In August 1994, the ranking Republican on the House committee, William Clinger, issued a report saying that Foster killed himself and rejecting the loony conspiracy theories that were flying around at the time: “Perhaps the unexpected death of any high government official will needlessly bring cries of conspiracy from many in our society. That is unfortunate.”
You had to have been around at the time to know just how crazy—and malicious to the grieving family of a depressed man who had shot himself in the mouth—those theories were. And yet, the American right simply continued to believe them, the most insane iteration of which held that the Clintons had Foster killed and that Hillary had also had an affair with him.
Kavanaugh chased down all of this. In July 1995, early in his tenure working for Starr, he was told by an FBI agent: “In my personal opinion, we have established beyond a reasonable doubt that the death was caused by a self-inflicted gunshot wound at Ft. Marcy Park by the weapon that was found in the decedent’s hand.”
But Kavanaugh, unmoved, then spent two more years investigating—questioning Foster’s grieving family, including his daughter, trying to track down every known source of Foster’s fingerprints, getting carpet fiber samples from the White House to match them against fibers found on Foster’s shoes, and more.
Remember, three investigations had all agreed, and on a bipartisan basis, that Foster had killed himself because he was depressed. But Kavanaugh and Starr burrowed on, until they, too, were forced to confront the obvious and conclude it was a suicide by a depressed man. Again, no purpose was served. Taxpayer dollars were wasted. It was simply not honest legal work by any common-sense measure, and it gave oxygen to the kinds of conspiracy theories that proliferate today.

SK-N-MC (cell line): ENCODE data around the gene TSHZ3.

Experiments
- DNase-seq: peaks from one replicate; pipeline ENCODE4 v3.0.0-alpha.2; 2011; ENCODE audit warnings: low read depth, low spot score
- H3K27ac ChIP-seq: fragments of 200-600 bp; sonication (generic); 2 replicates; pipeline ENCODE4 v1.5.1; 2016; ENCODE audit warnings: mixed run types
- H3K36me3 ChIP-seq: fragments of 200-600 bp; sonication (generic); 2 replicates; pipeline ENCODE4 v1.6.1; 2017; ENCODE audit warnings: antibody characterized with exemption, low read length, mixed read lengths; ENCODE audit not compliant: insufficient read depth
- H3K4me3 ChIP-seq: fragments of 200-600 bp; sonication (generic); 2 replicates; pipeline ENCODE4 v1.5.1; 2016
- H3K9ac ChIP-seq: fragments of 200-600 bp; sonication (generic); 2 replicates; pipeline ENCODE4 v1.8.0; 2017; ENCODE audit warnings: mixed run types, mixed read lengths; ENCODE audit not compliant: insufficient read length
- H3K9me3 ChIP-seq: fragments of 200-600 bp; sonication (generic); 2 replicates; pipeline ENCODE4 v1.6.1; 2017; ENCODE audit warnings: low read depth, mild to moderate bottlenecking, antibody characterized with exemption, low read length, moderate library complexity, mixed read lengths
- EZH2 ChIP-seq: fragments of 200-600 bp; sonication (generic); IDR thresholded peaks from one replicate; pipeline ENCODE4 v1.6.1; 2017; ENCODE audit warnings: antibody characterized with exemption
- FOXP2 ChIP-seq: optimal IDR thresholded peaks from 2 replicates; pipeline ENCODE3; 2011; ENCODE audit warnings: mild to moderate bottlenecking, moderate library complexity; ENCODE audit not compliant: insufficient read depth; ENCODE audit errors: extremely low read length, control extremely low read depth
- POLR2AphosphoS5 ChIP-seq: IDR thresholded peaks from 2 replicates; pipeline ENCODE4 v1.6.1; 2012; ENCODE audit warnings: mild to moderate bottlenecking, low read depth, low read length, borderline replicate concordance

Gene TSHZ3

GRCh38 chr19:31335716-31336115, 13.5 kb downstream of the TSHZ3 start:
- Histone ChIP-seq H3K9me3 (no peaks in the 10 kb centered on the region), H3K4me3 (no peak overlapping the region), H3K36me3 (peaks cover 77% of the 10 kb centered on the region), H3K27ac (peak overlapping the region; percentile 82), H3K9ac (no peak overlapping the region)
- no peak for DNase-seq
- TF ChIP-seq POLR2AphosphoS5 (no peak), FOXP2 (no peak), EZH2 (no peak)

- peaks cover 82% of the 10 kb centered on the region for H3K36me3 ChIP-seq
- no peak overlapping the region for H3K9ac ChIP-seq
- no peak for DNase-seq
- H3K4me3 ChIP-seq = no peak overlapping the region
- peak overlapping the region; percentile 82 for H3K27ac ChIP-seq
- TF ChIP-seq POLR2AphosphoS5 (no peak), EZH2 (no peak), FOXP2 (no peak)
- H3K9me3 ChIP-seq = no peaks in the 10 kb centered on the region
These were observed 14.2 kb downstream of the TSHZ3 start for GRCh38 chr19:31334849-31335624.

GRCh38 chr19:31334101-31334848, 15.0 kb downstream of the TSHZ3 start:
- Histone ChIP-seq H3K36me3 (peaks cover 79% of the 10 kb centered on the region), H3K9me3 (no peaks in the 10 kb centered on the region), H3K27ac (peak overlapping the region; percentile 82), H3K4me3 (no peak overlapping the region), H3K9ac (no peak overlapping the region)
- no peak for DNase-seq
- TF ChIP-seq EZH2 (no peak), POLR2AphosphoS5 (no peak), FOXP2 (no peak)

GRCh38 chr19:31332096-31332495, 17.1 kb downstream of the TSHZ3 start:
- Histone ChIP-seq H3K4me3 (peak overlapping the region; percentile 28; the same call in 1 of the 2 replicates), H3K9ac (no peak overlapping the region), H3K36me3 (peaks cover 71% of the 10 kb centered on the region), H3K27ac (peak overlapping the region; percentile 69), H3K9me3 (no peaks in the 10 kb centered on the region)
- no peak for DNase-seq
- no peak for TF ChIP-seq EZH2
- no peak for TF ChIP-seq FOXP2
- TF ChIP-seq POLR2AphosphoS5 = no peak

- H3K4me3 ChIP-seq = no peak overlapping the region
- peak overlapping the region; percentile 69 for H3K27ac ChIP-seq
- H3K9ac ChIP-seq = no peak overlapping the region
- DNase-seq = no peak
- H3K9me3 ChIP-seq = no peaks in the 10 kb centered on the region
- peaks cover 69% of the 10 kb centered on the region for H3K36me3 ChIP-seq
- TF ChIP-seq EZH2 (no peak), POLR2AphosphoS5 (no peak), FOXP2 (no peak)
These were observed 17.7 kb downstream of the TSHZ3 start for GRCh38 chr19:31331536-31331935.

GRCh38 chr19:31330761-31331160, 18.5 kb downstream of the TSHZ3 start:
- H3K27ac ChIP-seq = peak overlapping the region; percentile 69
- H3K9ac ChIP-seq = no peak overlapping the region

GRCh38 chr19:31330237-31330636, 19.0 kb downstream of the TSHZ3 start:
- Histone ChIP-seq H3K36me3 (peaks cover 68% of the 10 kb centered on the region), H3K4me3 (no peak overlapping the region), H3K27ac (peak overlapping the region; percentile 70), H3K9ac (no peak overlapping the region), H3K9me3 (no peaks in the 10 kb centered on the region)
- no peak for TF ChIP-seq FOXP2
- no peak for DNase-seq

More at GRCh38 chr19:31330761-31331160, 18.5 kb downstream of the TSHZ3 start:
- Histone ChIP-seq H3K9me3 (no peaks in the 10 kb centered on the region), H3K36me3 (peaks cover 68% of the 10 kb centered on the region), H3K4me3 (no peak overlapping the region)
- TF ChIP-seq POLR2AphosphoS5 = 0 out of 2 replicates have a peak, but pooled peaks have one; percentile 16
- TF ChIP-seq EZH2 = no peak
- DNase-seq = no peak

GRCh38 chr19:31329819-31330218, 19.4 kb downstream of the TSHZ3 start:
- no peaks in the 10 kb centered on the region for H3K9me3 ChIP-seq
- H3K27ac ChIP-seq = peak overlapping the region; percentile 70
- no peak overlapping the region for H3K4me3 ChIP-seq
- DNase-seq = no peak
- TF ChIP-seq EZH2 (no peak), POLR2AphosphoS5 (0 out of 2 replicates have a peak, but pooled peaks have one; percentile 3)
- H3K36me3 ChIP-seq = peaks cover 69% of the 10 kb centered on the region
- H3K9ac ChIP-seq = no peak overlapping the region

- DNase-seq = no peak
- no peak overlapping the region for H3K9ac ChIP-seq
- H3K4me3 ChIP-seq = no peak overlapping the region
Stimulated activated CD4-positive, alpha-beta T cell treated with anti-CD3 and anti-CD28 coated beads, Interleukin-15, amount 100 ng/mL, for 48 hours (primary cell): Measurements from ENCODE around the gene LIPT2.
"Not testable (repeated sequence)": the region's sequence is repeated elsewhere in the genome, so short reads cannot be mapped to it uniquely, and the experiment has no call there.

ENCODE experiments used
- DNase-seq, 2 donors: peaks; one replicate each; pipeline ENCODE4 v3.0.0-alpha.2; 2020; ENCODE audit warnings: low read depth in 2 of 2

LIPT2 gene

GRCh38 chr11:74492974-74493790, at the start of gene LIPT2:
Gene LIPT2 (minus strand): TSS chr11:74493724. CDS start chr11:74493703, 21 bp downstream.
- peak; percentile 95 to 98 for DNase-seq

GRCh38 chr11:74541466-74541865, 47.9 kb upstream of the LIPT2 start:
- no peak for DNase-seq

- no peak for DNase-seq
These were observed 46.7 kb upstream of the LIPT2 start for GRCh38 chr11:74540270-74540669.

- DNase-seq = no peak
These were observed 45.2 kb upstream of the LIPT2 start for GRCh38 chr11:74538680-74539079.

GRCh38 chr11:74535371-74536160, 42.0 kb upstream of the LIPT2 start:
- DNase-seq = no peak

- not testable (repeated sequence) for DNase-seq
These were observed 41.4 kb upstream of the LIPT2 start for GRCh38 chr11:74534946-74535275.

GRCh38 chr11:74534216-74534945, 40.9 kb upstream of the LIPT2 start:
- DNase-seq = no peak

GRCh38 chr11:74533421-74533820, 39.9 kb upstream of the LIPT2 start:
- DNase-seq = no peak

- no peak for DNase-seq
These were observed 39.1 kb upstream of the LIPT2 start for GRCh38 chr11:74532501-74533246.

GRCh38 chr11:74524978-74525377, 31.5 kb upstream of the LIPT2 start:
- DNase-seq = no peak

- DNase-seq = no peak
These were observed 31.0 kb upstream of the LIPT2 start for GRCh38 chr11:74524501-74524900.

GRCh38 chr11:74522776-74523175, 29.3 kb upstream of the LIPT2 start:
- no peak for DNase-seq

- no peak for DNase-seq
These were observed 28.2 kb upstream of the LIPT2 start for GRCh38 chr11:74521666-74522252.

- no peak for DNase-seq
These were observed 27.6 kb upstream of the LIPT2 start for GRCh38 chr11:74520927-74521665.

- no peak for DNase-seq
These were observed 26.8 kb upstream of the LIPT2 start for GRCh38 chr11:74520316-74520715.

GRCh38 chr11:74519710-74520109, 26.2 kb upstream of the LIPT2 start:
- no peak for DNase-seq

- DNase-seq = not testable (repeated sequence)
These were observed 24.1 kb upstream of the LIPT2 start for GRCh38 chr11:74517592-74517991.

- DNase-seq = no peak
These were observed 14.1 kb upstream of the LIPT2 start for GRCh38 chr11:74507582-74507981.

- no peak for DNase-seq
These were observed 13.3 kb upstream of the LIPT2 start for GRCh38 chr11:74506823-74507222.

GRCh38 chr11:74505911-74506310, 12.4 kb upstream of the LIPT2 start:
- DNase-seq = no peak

Again, I’d love to see the Democrats remind Americans of that Brett Kavanaugh. I don’t know if a member of the Foster family is willing to come testify about all this, but I think it might be instructive for Americans to hear one of them describe what it was like to be dragged through that, hectored by government lawyers for his daughter’s hair samples.
There’s still more. Kavanaugh worked in the White House Counsel’s office under George W. Bush. He was reportedly the go-to man in the White House for the Federalist Society, for Jay Sekulow’s American Committee for Justice, and others. After that, he worked as White House staff secretary.
Those are political jobs, especially the second one. At his 2006 confirmation hearing for the DC Circuit, two Democratic senators said they believed Kavanaugh had basically lied to them about his role in torture policy. Those senators, Pat Leahy and Dick Durbin, are members of the Judiciary committee. Americans should see this Kavanaugh, too.
Kavanaugh will point to a 2009 law review article in which he wrote that he had come to think that such investigations as the ones he helped conduct in the 1990s “take the President’s focus away” from his duties. He’s older and wiser—so he says. But that doesn’t change what he did. He has a record; he must be made to defend it.
And besides, how convenient for Donald Trump that he now thinks this!
This nomination is arguably dubious to begin with. The president who nominated him is under serious investigation, and it seems almost certain that Kavanaugh will someday rule on the degree to which the Constitution constrains this president.
At that point, the question will be whether Kavanaugh makes a political decision. If the Democrats do their job next week and lay bare Kavanaugh’s very political background, then just maybe there’s a chance he’ll think a little harder than he might have otherwise when United States v. Trump comes before him.